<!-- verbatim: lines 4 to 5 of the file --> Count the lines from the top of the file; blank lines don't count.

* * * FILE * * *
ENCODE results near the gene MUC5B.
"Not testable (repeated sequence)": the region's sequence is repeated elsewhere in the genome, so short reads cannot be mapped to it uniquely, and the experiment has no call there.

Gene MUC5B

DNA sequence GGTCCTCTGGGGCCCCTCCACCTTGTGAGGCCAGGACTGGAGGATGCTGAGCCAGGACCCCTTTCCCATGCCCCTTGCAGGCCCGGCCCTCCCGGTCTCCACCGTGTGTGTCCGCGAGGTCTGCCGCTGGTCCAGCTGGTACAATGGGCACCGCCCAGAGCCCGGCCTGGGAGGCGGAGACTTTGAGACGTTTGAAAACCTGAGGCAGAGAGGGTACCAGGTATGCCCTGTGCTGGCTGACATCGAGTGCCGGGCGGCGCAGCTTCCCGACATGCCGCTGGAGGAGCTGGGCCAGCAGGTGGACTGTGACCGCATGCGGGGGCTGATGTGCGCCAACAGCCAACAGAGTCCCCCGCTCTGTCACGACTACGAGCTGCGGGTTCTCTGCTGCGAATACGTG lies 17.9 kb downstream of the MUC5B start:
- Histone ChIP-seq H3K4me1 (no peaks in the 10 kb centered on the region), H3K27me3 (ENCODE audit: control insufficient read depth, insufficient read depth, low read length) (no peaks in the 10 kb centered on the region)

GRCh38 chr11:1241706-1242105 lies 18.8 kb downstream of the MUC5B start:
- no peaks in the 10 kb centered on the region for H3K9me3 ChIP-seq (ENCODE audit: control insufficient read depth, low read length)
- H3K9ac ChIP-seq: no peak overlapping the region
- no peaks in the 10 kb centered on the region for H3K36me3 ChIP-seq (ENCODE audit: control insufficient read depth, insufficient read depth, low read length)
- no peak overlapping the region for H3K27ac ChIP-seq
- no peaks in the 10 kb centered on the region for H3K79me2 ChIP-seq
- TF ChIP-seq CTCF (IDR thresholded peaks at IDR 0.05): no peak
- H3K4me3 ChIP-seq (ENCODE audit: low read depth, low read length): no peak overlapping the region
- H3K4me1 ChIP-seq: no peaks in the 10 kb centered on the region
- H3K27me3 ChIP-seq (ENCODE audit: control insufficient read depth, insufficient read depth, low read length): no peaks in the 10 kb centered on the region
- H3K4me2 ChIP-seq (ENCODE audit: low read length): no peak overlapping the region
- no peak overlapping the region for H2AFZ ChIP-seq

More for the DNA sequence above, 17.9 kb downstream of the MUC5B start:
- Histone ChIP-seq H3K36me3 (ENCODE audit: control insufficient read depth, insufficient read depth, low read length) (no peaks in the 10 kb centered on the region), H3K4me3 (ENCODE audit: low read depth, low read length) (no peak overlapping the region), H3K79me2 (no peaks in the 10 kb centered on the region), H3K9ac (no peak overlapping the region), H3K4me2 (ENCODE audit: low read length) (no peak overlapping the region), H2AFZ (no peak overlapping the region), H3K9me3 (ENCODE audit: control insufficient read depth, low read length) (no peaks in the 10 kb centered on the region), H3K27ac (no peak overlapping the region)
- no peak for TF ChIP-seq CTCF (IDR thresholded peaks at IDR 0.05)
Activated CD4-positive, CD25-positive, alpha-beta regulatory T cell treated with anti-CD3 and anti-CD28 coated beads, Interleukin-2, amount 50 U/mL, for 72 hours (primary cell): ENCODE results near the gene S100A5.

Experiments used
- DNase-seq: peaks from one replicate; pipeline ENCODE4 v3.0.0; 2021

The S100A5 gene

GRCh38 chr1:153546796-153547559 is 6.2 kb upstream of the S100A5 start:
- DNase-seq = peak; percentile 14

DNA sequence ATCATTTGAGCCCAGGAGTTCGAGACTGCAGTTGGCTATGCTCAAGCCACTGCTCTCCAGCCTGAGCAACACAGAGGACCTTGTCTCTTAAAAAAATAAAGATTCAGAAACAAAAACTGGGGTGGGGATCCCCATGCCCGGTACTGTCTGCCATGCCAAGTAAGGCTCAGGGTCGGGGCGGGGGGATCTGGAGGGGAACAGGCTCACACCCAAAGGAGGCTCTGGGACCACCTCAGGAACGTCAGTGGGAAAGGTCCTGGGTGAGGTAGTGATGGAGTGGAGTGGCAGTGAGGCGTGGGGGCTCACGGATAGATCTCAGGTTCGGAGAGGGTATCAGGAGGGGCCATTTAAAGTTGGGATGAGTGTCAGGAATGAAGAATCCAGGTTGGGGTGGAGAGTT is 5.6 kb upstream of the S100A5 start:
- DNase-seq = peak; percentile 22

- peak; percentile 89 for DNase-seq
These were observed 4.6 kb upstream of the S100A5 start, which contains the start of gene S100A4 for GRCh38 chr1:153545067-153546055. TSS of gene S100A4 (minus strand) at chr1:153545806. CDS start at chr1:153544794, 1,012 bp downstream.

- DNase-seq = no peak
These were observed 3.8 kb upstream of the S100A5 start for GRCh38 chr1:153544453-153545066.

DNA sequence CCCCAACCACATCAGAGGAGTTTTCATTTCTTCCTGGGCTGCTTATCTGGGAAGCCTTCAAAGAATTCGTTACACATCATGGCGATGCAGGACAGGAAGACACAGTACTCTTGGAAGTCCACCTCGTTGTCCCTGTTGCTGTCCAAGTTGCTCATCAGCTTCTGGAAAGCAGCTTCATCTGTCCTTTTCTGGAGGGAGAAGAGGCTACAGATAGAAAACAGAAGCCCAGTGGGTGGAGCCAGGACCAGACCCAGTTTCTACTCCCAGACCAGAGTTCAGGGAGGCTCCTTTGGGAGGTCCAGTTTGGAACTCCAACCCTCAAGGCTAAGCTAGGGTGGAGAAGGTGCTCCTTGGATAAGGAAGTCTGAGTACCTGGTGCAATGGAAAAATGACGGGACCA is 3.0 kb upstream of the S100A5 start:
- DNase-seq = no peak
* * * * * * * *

DNA sequence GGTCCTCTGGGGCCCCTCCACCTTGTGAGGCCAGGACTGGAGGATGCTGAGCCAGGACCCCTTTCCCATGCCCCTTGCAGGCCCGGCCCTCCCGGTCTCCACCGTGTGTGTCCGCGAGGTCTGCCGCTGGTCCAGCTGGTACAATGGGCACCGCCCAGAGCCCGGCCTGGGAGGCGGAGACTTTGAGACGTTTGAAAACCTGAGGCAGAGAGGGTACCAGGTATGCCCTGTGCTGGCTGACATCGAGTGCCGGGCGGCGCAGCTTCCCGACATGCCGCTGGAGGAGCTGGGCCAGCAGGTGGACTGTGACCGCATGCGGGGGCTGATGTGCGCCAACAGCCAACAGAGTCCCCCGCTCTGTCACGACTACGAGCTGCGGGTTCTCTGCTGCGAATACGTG lies 17.9 kb downstream of the MUC5B start:
- Histone ChIP-seq H3K4me1 (no peaks in the 10 kb centered on the region), H3K27me3 (ENCODE audit: control insufficient read depth, insufficient read depth, low read length) (no peaks in the 10 kb centered on the region)